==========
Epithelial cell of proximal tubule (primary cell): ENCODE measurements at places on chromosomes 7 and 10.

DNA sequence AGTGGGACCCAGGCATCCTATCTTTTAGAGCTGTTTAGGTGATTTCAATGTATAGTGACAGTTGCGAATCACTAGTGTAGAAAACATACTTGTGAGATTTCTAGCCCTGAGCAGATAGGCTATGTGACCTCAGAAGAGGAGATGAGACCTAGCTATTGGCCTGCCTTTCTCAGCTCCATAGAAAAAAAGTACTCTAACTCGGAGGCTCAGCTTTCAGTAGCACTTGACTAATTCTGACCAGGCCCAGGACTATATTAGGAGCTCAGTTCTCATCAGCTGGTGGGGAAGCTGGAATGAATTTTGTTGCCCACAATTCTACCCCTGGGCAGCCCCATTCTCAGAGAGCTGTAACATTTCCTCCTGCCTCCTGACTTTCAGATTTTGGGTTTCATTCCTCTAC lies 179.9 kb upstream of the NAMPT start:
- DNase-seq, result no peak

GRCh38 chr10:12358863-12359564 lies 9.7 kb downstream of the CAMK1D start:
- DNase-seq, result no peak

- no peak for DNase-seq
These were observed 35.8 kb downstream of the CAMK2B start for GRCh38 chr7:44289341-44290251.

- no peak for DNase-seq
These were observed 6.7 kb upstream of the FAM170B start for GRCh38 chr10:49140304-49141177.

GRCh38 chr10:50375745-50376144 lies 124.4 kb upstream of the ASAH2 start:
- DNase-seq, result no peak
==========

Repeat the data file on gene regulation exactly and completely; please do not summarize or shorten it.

Epithelial cell of proximal tubule (primary cell): ENCODE measurements at places on chromosomes 7 and 10.

DNA sequence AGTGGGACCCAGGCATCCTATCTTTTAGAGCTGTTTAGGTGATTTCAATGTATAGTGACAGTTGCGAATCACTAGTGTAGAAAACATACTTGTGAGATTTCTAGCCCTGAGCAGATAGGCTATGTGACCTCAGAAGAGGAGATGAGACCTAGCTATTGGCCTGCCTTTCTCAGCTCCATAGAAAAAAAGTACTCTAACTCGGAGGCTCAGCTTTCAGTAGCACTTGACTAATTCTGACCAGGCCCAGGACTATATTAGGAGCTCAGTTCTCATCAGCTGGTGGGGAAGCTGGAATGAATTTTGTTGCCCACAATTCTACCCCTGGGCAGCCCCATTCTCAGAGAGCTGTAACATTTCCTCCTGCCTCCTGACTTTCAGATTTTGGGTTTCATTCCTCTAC lies 179.9 kb upstream of the NAMPT start:
- DNase-seq, result no peak

GRCh38 chr10:12358863-12359564 lies 9.7 kb downstream of the CAMK1D start:
- DNase-seq, result no peak

- no peak for DNase-seq
These were observed 35.8 kb downstream of the CAMK2B start for GRCh38 chr7:44289341-44290251.

- no peak for DNase-seq
These were observed 6.7 kb upstream of the FAM170B start for GRCh38 chr10:49140304-49141177.

GRCh38 chr10:50375745-50376144 lies 124.4 kb upstream of the ASAH2 start:
- DNase-seq, result no peak